Britain’s Conservative Party lays plans for Rwanda

Ed Hall, one of the 105 Conservative Party members in the country for voluntary capacity-building, has disclosed that his party has already included Rwanda’s funding in its fore plan. The Party is already laying out strategies, two years away from the next general elections.
Ed Hall.
Ed Hall.

Ed Hall, one of the 105 Conservative Party members in the country for voluntary capacity-building, has disclosed that his party has already included Rwanda’s funding in its fore plan.

The Party is already laying out strategies, two years away from the next general elections. Britain has already set aside 460 million pounds funding for a period of ten years starting from 2007.

“Rwanda is obviously part of our plans. But we are two years away from the election,” Hall said in an interview with The New Times. He however declined to disclose details of the plan.

However, effective implementation of the Conservative Party’s plan depends on winning the 2010 elections. It has lost the last three elections.

Hall said he was confident of a Conservative victory in the next election because of economic failures by the incumbent Labour Prime Minister, Gordon Brown.

“Gordon Brown is unpopular with the economy. The Conservatives will capitalize on that for a win,” said Hall.

Margaret Thatcher was the last Conservative PM in 1997 before she was replaced by Tony Bair who in turn was recently replaced by Gordon Brown thus perpetuating the Labour Party’s reign for a successive ten years.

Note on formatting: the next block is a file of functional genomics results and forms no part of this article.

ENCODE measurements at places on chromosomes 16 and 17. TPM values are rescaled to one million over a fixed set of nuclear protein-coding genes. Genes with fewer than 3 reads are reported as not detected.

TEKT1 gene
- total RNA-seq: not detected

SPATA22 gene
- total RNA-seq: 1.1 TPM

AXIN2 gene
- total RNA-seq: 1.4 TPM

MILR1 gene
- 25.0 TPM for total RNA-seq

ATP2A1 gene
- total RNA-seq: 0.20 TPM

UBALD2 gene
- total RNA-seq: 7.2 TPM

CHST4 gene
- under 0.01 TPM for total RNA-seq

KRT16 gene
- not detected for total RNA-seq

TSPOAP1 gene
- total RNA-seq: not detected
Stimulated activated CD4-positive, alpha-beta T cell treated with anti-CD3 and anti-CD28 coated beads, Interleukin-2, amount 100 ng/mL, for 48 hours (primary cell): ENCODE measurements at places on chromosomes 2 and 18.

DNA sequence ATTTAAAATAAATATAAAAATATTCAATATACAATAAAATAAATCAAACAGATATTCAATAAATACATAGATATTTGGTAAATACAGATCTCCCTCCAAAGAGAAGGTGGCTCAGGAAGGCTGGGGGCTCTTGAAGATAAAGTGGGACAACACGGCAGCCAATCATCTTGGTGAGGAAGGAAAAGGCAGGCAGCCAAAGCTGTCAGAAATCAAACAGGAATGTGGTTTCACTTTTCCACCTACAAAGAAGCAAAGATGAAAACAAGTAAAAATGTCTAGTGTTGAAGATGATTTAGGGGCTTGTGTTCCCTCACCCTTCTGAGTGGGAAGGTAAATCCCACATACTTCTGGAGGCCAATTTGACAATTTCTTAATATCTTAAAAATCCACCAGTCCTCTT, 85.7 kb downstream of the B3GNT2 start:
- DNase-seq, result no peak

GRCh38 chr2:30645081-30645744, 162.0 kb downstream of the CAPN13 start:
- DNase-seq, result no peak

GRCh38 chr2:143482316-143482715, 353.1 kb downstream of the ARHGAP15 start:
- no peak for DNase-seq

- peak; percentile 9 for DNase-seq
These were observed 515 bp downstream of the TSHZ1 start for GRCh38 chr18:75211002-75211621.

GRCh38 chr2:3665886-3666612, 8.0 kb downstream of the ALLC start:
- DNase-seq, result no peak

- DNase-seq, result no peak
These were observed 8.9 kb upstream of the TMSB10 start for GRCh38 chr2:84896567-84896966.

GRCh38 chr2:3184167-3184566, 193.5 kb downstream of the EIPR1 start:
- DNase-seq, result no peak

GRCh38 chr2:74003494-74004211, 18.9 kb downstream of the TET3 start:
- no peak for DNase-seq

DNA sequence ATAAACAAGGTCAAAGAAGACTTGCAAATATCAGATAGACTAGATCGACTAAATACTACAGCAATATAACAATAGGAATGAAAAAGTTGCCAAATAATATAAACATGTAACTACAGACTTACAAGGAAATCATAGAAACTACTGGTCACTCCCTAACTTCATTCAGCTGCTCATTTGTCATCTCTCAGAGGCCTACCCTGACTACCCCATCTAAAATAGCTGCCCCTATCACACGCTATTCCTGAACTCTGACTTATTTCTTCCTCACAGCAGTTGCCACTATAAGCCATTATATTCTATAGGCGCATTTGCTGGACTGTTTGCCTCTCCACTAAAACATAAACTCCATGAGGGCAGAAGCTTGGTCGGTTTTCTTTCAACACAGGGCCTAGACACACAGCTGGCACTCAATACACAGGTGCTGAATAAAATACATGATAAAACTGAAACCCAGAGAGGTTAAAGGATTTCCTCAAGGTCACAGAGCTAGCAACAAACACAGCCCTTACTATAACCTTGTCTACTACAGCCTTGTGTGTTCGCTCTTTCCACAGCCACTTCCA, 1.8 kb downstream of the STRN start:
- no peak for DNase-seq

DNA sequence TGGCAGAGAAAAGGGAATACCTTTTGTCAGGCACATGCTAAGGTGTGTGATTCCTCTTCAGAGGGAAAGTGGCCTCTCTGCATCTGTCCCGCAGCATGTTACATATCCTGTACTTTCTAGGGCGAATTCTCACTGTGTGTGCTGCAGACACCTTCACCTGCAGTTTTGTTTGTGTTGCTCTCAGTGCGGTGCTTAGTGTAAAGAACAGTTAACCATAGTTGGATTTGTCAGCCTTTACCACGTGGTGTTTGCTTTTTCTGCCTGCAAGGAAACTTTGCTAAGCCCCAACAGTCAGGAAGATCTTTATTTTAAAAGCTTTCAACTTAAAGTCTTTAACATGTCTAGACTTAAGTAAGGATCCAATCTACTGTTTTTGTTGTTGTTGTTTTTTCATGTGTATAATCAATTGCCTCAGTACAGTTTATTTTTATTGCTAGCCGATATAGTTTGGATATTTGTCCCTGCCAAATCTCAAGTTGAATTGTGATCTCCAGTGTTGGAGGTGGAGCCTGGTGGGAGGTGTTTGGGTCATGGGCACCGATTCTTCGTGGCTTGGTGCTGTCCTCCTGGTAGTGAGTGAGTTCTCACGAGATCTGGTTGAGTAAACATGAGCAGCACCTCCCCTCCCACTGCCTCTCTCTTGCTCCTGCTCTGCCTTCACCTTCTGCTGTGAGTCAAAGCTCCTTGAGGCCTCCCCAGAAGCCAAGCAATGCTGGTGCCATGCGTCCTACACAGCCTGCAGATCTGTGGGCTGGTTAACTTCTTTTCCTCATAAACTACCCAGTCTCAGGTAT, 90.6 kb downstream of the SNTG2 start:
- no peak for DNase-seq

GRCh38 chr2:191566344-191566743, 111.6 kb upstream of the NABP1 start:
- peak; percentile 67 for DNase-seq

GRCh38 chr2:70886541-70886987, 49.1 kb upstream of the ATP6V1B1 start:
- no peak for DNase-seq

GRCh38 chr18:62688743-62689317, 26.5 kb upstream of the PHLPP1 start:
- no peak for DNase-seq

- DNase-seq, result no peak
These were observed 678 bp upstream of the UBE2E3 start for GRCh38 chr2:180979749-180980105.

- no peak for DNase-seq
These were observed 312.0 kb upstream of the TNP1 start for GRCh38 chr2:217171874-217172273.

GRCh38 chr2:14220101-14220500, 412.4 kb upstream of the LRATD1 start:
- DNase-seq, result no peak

According to Hall, Andrew Mitchell, MP, the shadow Minister of Development is expected to be the next Conservative PM.

“If the Conservatives win the coming election, Andrew Mitchell’s first visit will be to Rwanda. He will have 100 other Conservatives talking about Rwanda,” said a seemingly optimistic Hall.

Before Tony Blair, the Conservatives had had a comfortable reign from1979 to 1997. He explained that the Conservative party’s previous lengthy stay in power had been perceived  as monotonous and that their popularity was diminished by a consistent reduction in achievements.

“Initially, the Conservatives were the backbone of the economy, the backbone of political campaigns. They were always in meetings and making things happen. But people lost sight of that,” Hall said. But he said that the Conservatives were bouncing back with better national plans. 

“I hope to contest for a parliamentary seat in the coming elections. I might be against 6 candidates,” said the unmarried 40-year old.

Hall is the Chief Executive of Canis Media in England but for ten years he worked as a print journalist with the Independent tabloid in Britain.

As part of the capacity-building tour of Rwanda, Hall said he visited Rwanda Television and radio stations. He said he was surprised with the use of old technology such as video tapes instead of files.

He was equally surprised that Rwanda’s private sector had developed despite the set-back that resulted from the 1994 Genocide of Tutsi which claimed the lives of over a million people.         

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